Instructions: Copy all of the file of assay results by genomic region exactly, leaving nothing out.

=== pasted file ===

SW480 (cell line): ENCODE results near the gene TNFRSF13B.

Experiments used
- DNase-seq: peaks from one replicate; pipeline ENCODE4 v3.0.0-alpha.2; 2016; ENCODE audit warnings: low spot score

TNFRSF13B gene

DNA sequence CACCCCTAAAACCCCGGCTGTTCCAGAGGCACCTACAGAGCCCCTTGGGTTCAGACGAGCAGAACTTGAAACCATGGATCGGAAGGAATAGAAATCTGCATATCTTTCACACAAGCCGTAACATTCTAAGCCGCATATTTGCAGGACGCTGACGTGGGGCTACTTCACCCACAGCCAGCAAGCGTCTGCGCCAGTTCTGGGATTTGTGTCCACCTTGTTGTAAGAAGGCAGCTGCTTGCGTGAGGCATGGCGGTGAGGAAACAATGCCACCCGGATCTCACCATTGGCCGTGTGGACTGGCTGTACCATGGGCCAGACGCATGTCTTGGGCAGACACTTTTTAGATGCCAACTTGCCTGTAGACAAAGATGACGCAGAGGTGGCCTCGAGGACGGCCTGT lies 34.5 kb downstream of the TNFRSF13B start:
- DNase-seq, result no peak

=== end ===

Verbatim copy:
SW480 (cell line): ENCODE results near the gene TNFRSF13B.

Experiments used
- DNase-seq: peaks from one replicate; pipeline ENCODE4 v3.0.0-alpha.2; 2016; ENCODE audit warnings: low spot score

TNFRSF13B gene

DNA sequence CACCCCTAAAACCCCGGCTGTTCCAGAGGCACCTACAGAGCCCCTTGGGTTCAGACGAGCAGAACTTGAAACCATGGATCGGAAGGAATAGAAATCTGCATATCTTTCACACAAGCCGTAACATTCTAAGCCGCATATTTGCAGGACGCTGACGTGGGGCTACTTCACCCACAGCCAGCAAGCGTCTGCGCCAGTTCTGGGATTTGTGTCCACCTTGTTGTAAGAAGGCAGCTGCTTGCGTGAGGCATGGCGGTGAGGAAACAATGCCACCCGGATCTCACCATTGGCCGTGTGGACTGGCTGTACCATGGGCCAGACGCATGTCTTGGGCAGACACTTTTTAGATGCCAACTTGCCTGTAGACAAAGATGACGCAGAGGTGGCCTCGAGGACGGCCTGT lies 34.5 kb downstream of the TNFRSF13B start:
- DNase-seq, result no peak